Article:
Story: Arcade, computer and video games
Nineteenth-century New Zealanders enjoyed simple arcade games like shooting galleries. The late 20th century saw the invention and spread of electronic arcade games, rapidly followed by the rise of similar games for PCs, consoles and smartphones.
Full story by Kerryn Pollock
Main image: Flick Kick Football, a smartphone game developed by New Zealand company PikPok
The Short Story
A quick, easy summaryRead the Full Story
The first arcade games
The earliest amusement arcades in New Zealand were sideshow entertainments at community carnivals, church bazaars and agricultural and pastoral (A & P) shows.
One game was toodle-em-buck, in which players threw marbles or balls into a hole in a stand, or knocked a button off the top of a stick. Another was the wheel of fortune; punters spun a wheel that was divided into sections representing different prizes. Sometimes you could even test your nerve on an electric-shock machine.
Some New Zealand towns and cities had peep shows, where photographs could be viewed through a hole or magnifying lens. In the early 1900s coin-operated devices called mutoscopes offered an early form of motion picture, viewable by only one person at a time.
Pinball machines evolved from a billiards-type game called bagatelle in which players used a cue to hit balls from a side alley on a large board up into the rest of the board. This was covered in metal pins and holes that were assigned different scores.
Coin-operated pinball machines were made in New Zealand around the 1920s, and American machines were imported. Pinball machines remained popular until they were overtaken by video games in the early 1980s. However, the 1990s saw a pinball revival.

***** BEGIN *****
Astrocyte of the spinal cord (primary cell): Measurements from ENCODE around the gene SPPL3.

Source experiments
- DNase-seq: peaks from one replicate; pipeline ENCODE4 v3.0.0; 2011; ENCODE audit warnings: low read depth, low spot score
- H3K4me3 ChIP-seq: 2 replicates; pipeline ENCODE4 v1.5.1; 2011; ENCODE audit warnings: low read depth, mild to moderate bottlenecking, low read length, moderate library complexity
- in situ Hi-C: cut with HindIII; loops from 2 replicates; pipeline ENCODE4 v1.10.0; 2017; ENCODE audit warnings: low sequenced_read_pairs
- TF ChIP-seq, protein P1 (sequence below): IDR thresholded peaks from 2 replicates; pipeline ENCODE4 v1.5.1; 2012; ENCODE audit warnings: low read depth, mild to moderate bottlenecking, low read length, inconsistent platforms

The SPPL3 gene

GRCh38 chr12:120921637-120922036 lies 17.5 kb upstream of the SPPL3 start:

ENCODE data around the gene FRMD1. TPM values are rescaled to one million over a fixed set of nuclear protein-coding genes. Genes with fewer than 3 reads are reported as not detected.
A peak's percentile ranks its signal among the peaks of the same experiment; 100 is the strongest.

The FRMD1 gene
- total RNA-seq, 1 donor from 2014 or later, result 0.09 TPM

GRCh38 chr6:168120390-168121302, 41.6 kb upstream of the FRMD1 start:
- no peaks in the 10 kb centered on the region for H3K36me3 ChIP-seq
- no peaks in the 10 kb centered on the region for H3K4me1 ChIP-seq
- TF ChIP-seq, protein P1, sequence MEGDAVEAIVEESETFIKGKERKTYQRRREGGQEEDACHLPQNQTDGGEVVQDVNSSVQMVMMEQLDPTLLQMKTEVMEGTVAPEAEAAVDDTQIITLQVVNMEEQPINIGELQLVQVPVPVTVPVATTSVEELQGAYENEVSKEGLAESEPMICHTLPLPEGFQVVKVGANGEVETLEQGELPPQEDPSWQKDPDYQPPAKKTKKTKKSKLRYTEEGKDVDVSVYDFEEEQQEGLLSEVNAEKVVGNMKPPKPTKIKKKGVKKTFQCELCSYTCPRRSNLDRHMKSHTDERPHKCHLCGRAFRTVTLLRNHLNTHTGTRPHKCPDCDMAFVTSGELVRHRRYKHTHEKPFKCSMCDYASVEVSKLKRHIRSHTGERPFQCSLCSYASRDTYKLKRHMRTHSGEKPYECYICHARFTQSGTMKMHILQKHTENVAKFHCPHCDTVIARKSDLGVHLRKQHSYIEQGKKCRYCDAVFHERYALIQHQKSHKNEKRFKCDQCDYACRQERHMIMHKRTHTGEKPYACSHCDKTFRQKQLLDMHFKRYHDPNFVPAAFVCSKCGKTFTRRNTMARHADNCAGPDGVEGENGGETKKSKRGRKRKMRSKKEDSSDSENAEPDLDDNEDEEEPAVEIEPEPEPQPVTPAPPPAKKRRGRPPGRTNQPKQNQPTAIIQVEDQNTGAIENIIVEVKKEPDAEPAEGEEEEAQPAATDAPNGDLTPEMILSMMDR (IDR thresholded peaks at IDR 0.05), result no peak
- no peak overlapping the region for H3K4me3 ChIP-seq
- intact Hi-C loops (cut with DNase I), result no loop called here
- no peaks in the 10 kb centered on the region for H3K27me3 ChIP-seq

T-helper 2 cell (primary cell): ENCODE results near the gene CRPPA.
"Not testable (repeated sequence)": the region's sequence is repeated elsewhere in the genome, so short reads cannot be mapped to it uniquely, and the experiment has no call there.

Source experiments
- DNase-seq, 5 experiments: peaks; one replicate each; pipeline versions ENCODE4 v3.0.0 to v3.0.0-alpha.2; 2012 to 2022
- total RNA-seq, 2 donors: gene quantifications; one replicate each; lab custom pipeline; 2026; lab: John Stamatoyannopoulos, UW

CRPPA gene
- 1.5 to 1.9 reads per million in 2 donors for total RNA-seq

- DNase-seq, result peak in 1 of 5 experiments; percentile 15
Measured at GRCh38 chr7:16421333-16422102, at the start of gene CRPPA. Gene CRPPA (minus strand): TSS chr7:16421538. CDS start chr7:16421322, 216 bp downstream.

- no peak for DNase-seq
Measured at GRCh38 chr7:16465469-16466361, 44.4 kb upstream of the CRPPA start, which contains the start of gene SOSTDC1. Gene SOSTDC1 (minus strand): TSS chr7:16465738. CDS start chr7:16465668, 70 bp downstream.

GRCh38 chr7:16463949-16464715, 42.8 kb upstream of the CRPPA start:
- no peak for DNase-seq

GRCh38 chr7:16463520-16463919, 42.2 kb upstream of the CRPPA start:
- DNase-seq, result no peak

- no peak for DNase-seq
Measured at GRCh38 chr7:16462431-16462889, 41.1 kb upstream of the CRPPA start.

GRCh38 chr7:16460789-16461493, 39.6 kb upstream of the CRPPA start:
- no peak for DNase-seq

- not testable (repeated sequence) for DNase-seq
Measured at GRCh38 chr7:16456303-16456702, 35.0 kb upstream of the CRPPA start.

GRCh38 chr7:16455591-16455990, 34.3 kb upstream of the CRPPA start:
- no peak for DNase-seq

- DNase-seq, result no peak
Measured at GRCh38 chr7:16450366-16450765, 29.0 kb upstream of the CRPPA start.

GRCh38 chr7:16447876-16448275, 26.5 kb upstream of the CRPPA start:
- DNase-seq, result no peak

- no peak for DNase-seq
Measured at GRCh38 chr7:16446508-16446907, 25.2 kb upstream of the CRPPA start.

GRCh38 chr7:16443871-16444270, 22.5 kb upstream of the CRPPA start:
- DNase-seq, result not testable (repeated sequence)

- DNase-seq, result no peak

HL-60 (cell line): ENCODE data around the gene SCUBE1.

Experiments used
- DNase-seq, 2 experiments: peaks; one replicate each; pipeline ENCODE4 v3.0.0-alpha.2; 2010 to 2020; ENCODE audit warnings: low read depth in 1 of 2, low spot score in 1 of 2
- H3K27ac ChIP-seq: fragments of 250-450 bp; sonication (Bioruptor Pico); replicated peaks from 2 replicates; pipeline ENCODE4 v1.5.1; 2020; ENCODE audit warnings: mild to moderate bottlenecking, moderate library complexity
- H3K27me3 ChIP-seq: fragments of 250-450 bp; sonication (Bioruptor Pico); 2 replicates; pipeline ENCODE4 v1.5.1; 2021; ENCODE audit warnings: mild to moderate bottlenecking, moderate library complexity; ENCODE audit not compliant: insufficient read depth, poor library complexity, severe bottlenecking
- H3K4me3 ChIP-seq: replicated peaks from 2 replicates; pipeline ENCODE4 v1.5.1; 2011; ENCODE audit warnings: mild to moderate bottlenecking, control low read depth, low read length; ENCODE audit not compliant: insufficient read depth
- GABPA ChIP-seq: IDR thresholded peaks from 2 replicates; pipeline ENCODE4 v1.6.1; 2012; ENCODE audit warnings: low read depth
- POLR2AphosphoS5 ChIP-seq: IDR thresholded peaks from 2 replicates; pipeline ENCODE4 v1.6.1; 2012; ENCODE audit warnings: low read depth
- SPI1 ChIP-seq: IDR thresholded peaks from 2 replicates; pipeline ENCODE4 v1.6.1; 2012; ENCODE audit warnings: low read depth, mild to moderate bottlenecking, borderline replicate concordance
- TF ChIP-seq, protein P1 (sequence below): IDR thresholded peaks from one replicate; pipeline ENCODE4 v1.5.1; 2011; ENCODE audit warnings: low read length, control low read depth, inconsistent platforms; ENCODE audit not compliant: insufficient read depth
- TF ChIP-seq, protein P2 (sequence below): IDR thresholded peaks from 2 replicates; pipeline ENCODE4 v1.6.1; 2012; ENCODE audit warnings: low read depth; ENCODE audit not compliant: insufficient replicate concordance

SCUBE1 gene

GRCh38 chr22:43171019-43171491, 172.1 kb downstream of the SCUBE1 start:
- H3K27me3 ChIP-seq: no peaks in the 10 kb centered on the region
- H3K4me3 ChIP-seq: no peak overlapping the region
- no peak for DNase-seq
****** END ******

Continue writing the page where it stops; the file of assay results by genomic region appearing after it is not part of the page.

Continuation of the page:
Arcade video games
Arcade video games arrived in New Zealand in the 1970s and were housed in establishments such as Wizards, Doghouse, Fun City, Luna Park, Time Out and Timezone as well as in dairies, fish-and-chip shops, movie theatres and more.
For a time arcades were known as ‘spacie parlours’ after the popular early game Space Invaders.
Home video games
Gradually personal computers and home gaming consoles lured people from arcades. Sinclair and Atari computers were available in New Zealand by the early 1980s, as were gaming consoles like the Atari 2600 that connected to televisions.
Early New Zealand-made consoles included the Sportronic, Tunix, Fountain and Videosport. By 2010 the country’s foremost gaming company was Sidhe, established in 1997, and the New Zealand games industry as a whole was valued at just over $150 million.
A 2012 study found that 93% of New Zealand households had a device used for playing games, and 58% of gamers played daily or every other day.
Some people have expressed concern over the violence in some games and the addictive qualities of gaming. The Office of Film and Literature Classification is able to restrict games it considers objectionable, and by 2012 seven games had been banned.